February 16, 2021
Breakthroughs in equine allergy research confirm that allergen avoidance remains the best horse health strategy.
Kim F Miller
While much of the world only recently learned the health hazards of microscopic airborne particles, horses have been struggling with their impact for eons - whether their owners know it or not. Allergic reactions that manifest as compromised respiratory function, skin problems, general malaise and poor performance start as tiny airborne particles that infiltrate, irritate and trigger inflammation inside the horse's body.
As with people, inflammation anywhere in the horse's body is bad. In the equine respiratory tract, it impedes the flow of oxygen needed for all cells to function, especially muscles. Deep in the lungs where gaseous exchange transfers oxygen to the blood stream and removes lactic acid from the muscles during exertion, inflammation restricts both these critical processes.
"Dust" is the innocent-sounding description of the conduit for mold, fungi, bacteria and other allergens that activate inflammation, the body's defense against all foreign matter. Unfortunately, most horses' biggest source of nutrition, hay, is loaded with these allergens. This is true even in hay of good nutrient quality and that looks and smells fine.
Hay is grown in microbe-rich soil, transported on highways and stored in environments that can often accelerate the growth of whatever contaminants it contained at harvest or picked up en route to the barn. That hazy cloud that emerges from a shaken flake of hay illustrates this dangerous element in most horses' breathing zone.
Equine nutritionist and digestive physiology expert Meriel Moore-Colyer, PhD, is excited about new findings regarding allergens that affect horses. As a graduate dean and professor at the Royal Agricultural University in England, she supervised a recent breakthrough study that evaluated almost 400 potential allergens from a blood sample.
Bronchoalveolar lavage (a lung wash) has been the standard for identifying allergens in the respiratory system. But this procedure is invasive and requires the horse to rest for a week or so afterward.
Conducted by Samuel White, PhD candidate, MSc, BSc, the study included 12 equine subjects with Severe Equine Asthma, a condition at the most extreme end of the Equine Asthma Spectrum. Each was exposed to the same potential allergens in a controlled environment, and blood samples revealed which triggered a reaction represented by antigens.
This was the largest scale allergen assessment in Severe Equine Asthma horses to date. The results established a wide range of previously unidentified allergens and highlighted fungi and mites as the main reactants. Pollen and latex were newly identified as a problem for horses, as they are for many people. At an average size of 6-8 microns, pollen had previously been thought to be too big a particle to infiltrate the lungs. They've now been identified as extremely potent allergens.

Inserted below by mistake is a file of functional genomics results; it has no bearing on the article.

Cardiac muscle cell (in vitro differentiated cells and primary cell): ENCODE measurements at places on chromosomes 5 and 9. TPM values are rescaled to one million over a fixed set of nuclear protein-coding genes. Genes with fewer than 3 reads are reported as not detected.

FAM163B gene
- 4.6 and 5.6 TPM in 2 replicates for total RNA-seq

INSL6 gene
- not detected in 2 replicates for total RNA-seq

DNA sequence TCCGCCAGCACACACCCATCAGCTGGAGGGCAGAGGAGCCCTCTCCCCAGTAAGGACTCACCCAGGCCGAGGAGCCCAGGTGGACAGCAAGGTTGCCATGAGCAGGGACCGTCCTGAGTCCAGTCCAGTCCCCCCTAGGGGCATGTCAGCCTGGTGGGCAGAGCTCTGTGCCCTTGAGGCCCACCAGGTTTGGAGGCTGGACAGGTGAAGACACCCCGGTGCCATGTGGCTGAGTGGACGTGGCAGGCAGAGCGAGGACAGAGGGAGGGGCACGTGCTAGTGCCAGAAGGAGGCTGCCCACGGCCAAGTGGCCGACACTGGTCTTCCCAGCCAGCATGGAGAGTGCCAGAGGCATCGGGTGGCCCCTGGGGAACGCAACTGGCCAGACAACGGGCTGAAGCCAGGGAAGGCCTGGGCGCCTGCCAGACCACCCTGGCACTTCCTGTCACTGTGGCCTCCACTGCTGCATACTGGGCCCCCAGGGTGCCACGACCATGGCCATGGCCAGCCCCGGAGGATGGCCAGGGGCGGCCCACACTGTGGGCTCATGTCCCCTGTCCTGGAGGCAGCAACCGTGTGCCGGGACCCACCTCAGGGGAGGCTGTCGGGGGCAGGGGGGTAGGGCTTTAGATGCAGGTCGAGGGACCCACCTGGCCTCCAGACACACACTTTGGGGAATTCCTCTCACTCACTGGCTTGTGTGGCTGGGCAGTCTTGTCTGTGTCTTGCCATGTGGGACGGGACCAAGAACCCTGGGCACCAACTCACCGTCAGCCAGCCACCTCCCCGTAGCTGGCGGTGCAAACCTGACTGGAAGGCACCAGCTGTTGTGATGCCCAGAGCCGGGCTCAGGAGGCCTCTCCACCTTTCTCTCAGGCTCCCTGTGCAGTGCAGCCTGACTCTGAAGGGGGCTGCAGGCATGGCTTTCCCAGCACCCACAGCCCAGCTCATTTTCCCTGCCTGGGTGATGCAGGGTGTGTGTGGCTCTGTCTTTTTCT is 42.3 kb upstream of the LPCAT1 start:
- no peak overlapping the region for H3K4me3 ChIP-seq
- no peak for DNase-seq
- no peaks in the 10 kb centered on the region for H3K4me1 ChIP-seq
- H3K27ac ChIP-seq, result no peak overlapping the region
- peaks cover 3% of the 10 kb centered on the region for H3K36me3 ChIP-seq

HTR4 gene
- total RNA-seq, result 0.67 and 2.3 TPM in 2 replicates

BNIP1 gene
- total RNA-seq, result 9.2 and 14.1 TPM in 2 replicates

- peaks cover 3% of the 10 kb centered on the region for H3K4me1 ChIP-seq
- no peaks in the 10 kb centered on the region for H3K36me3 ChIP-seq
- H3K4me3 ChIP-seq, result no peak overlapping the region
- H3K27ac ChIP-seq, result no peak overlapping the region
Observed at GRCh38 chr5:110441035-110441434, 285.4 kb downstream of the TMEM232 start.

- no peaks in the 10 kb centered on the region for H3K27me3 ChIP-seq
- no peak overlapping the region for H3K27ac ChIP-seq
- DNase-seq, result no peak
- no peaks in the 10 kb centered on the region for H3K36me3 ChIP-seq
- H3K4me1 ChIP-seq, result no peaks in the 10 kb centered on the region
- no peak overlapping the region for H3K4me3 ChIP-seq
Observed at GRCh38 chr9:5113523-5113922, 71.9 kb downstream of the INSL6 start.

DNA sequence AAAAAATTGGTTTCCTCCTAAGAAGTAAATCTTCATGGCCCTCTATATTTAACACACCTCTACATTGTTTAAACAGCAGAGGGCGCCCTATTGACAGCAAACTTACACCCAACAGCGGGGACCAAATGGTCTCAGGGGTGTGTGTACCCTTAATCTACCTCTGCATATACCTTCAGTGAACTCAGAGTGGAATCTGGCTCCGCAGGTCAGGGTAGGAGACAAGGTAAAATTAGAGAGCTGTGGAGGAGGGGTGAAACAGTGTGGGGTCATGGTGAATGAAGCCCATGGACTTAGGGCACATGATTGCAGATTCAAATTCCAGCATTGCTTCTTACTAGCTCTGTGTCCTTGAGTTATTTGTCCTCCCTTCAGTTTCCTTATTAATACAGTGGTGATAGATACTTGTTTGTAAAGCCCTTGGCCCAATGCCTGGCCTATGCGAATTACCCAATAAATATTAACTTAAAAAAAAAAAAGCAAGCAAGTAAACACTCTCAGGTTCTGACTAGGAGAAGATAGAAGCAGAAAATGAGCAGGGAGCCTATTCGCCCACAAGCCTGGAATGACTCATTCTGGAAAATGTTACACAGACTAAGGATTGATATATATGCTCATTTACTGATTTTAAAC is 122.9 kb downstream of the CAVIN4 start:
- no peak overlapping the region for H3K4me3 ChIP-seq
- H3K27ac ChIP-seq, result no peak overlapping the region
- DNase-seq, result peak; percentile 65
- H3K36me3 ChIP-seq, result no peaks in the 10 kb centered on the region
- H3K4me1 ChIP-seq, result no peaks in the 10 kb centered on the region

This initial study established a sound platform for future diagnostics by providing a reliable, fast, repeatable method for screening of potential allergens. Crucially, it enables targeted allergen-avoidance regimes, which are the cornerstone to treatment.
The results of White's study and the fast-evolving body of knowledge on allergens speak to the complexity of the subject. For example, it's known that repeated exposure to an allergen will cause a progressively more severe response, whether that's coughing, wheezing or decreased capacity to use oxygen at lower levels of exertion.
It was generally thought that horses with hypersensitivy to insect bites were more likely to be vulnerable to various allergens, but that's now in question. "A horse that is a generally allergic character will probably have a heightened reactivity to all sorts of things, but that's not always the case," explains Moore-Colyer. "Determining if one reaction can predict another is one of many areas we are looking into."
Scientists thrive on these questions, but horse owners only need to know one thing regarding allergens. "Allergen avoidance is the cornerstone to effective prevention," asserts Moore-Colyer.
The easiest and most effective way to do that is using a Haygain Hay Steamer, which Moore-Colyer helped develop and tested extensively before the product's commercial launch in 2009. Using steam heated to 212°F (100°C) and injected evenly through hay in a thermally sealed chest, this process reduces up to 99% of the dust, mold, fungi, bacteria and other allergens found in hay.
While affordable, commercial applications of White's discoveries are a ways off, hay steaming gives horse owners immediate access to the best way of reducing allergy risks in the horse keeping environment.